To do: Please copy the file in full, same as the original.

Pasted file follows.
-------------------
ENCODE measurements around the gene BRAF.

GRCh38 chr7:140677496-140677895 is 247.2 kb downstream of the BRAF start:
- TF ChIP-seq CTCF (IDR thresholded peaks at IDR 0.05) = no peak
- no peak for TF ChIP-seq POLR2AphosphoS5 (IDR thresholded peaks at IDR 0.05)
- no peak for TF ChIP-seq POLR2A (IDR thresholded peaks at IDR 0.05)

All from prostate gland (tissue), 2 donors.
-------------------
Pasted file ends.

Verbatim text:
ENCODE measurements around the gene BRAF.

GRCh38 chr7:140677496-140677895 is 247.2 kb downstream of the BRAF start:
- TF ChIP-seq CTCF (IDR thresholded peaks at IDR 0.05) = no peak
- no peak for TF ChIP-seq POLR2AphosphoS5 (IDR thresholded peaks at IDR 0.05)
- no peak for TF ChIP-seq POLR2A (IDR thresholded peaks at IDR 0.05)

All from prostate gland (tissue), 2 donors.